Regulatory Balance: Achieves new requirements without being excessively burdensome. The legislation provides training for facilities to come into compliance with new safety requirements and includes special accommodations for small businesses and farms. It does not interfere with current organic farming practices and does not change the current definition of farm under the 2002 Bioterrorism Act. Any farm that is not currently required to register with FDA will not be required to do so under this legislation.
Surveillance: Enhances surveillance systems to detect foodborne illnesses.
Traceback: Requires FDA to establish a pilot project to test and evaluate new methods for rapidly tracking foods in the event of a foodborne illness outbreak.
Increased FDA Resources: Increases funding for FDA's food safety activities through increased appropriations and targeted fees for food facility reinspection, food recalls, and the voluntary qualified importer program.
Carole Tucker Foreman of Consumers Federation of America (CFA) sends its statement on the bill (PDF). CFA, like many others, is disappointed in some of the bill's provisions but supports it because the FDA so desperately needs more authority and resources:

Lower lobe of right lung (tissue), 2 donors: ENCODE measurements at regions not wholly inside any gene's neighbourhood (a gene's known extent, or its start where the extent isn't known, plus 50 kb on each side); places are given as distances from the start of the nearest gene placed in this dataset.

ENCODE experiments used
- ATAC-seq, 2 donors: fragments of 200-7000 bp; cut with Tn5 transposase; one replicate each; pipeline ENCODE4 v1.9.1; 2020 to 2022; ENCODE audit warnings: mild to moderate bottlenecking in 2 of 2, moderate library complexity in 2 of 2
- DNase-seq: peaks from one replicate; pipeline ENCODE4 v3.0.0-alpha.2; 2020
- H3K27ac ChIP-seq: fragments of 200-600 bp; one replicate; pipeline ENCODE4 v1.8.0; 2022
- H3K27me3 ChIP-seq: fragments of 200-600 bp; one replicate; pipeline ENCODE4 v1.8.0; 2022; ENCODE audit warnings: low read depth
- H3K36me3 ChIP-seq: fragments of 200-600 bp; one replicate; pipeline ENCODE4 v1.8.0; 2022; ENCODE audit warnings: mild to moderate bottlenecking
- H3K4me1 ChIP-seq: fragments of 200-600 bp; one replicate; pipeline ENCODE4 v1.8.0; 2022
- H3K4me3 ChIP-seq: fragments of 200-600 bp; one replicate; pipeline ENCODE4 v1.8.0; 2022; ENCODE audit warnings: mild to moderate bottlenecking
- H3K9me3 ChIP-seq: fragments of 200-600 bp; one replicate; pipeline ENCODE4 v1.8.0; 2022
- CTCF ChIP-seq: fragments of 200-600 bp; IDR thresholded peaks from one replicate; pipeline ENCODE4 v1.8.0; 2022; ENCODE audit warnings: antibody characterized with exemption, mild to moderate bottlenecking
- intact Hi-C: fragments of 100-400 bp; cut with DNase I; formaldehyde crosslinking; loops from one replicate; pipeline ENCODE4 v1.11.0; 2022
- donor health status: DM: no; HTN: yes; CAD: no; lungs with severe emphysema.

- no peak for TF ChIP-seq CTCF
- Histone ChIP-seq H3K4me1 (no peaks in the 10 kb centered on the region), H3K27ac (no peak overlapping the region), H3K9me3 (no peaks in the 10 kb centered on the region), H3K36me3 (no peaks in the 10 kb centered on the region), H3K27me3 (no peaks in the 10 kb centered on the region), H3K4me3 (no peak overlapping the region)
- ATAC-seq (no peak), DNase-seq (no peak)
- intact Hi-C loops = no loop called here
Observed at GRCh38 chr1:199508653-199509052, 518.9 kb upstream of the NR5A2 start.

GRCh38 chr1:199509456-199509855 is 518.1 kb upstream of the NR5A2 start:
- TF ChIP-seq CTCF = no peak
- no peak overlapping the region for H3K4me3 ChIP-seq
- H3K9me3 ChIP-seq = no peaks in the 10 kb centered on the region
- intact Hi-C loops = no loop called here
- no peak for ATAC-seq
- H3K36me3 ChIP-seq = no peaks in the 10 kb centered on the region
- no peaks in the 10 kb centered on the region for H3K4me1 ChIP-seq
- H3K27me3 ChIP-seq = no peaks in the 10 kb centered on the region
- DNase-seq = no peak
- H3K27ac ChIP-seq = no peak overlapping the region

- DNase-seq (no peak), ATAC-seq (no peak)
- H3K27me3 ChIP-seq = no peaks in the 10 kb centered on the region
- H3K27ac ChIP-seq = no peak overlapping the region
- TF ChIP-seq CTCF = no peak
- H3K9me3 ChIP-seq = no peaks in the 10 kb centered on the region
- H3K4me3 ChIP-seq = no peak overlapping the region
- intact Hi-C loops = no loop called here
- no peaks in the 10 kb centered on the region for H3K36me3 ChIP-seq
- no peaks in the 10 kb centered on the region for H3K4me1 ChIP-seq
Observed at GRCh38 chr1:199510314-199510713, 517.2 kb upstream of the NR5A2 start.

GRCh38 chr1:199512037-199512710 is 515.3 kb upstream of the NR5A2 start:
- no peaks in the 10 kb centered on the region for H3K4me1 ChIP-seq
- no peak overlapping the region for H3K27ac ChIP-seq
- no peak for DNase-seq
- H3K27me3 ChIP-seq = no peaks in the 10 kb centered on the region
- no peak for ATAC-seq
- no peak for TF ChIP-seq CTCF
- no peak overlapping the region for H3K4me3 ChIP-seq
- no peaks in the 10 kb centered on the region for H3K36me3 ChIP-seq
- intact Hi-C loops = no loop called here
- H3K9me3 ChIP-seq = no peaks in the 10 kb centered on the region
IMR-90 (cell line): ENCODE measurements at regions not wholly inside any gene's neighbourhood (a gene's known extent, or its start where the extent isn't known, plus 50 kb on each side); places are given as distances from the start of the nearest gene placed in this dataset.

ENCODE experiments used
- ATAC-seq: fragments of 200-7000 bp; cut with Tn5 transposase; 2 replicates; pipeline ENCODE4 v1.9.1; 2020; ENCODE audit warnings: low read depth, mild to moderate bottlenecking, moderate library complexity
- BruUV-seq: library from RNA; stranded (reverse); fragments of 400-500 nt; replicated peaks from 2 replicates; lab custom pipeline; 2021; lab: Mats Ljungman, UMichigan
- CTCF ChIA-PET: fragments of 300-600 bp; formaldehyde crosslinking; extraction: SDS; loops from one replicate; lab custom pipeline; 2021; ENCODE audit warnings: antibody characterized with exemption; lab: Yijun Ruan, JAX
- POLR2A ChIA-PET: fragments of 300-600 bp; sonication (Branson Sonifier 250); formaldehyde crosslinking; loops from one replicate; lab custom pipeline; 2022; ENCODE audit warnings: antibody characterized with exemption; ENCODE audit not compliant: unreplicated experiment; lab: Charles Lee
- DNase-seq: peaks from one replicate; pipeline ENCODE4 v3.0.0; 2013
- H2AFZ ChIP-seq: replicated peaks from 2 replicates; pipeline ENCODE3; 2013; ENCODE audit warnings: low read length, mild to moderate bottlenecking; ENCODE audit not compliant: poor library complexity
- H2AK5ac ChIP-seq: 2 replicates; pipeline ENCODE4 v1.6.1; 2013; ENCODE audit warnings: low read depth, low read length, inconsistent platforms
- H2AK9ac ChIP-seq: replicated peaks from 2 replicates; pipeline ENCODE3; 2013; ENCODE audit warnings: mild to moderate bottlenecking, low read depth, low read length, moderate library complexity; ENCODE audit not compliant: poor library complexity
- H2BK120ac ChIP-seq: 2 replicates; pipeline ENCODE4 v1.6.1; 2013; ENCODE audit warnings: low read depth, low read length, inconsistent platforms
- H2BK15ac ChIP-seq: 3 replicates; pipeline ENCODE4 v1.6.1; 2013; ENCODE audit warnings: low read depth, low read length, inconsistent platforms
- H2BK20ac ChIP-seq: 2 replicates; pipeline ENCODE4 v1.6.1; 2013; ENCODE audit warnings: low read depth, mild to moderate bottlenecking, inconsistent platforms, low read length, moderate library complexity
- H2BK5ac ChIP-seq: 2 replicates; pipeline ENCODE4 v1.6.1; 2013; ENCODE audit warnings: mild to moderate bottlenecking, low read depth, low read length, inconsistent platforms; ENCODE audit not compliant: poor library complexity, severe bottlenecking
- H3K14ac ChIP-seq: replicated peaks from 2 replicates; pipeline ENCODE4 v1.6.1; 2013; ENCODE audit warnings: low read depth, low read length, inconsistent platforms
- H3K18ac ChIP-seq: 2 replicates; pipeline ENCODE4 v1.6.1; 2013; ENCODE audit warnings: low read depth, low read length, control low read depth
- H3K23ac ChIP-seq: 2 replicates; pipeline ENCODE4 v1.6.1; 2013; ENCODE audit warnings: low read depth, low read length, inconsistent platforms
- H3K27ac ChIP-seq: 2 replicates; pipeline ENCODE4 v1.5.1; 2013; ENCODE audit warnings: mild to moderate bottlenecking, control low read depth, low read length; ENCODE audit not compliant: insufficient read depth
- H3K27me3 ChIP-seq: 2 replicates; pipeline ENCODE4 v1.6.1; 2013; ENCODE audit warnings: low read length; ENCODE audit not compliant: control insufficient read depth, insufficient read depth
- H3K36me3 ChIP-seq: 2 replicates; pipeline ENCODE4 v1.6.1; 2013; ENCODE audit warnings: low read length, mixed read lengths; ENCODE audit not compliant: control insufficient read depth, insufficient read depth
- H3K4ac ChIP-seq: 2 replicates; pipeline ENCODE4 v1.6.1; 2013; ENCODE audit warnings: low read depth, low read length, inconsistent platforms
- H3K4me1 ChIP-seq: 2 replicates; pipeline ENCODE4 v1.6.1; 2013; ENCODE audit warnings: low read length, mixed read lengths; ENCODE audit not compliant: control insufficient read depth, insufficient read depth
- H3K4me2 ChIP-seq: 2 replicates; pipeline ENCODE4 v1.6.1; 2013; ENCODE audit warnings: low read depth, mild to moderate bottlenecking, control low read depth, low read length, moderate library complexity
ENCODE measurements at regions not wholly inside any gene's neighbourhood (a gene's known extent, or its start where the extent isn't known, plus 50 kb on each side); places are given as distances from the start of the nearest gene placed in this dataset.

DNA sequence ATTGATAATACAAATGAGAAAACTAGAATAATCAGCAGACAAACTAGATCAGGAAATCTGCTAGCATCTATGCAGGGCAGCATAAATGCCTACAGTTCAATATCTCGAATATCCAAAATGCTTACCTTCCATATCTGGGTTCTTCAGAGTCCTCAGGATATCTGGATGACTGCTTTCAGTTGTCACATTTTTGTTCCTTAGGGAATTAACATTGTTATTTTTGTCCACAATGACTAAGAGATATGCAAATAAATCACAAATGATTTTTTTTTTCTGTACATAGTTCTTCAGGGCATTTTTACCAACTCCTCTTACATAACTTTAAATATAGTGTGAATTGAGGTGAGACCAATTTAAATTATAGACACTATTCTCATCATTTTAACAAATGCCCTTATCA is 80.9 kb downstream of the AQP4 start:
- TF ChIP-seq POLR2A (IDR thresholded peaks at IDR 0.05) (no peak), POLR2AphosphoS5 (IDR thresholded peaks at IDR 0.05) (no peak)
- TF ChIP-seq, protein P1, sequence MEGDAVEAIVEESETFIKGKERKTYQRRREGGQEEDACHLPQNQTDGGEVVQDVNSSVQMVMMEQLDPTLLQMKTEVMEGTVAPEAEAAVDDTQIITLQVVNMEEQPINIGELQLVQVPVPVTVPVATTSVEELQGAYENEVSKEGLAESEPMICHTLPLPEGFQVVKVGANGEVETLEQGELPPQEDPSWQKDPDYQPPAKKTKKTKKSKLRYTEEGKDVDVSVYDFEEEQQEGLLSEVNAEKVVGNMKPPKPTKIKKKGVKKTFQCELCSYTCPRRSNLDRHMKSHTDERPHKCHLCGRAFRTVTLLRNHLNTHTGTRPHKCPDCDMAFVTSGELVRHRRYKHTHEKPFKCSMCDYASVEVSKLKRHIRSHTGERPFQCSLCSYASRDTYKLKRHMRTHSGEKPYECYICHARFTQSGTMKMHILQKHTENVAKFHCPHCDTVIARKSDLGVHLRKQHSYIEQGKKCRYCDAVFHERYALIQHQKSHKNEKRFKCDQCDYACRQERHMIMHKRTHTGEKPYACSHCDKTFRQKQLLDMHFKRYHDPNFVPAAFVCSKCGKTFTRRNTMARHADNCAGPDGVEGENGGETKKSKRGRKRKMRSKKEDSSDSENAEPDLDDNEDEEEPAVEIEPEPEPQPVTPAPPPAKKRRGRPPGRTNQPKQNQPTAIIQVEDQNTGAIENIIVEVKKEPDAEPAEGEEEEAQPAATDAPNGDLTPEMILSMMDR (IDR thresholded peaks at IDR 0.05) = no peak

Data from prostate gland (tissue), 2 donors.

Consumer Federation of America commends the Senate HELP Committee for reaching a bipartisan agreement that should remove any further barriers to bringing S. 510, the FDA Food Safety Modernization Act, to the floor of the Senate in early September. At a time when bipartisanship is in short supply, this is a notable achievement.
We are extremely disappointed that the Senate, in order to reduce the estimated cost of the legislation, reduced the frequency of FDA inspections of food processing facilities. Regular and frequent inspection is a basic part of prevention.
Inspectors are cops on the beat—checking to be sure that corporate process controls are operating as intended. Even the most sophisticated and well intentioned company can make a mistake and history shows some plants are careless and not concerned with protecting their customers.
CFA advocated increasing the number of inspections that were required in the bill reported by the Committee last year. Instead, the Senate has reduced the frequency to once every five years for high risk plants and once every seven years for other facilities.
Despite our dismay with this glaring weakness, CFA supports passage of S. 510 and will encourage our members to communicate with their Senators urging its passage. We believe that establishing an affirmative legal mandate for FDA to prevent foodborne illness will help save lives.
The current version of the Senate bill (PDF) is available for scrutiny. If passed, it still needs to go to the House for reconciliation of the two versions. So it is still interim and worth reading carefully. Read it and decide for yourself what it says and is likely to mean.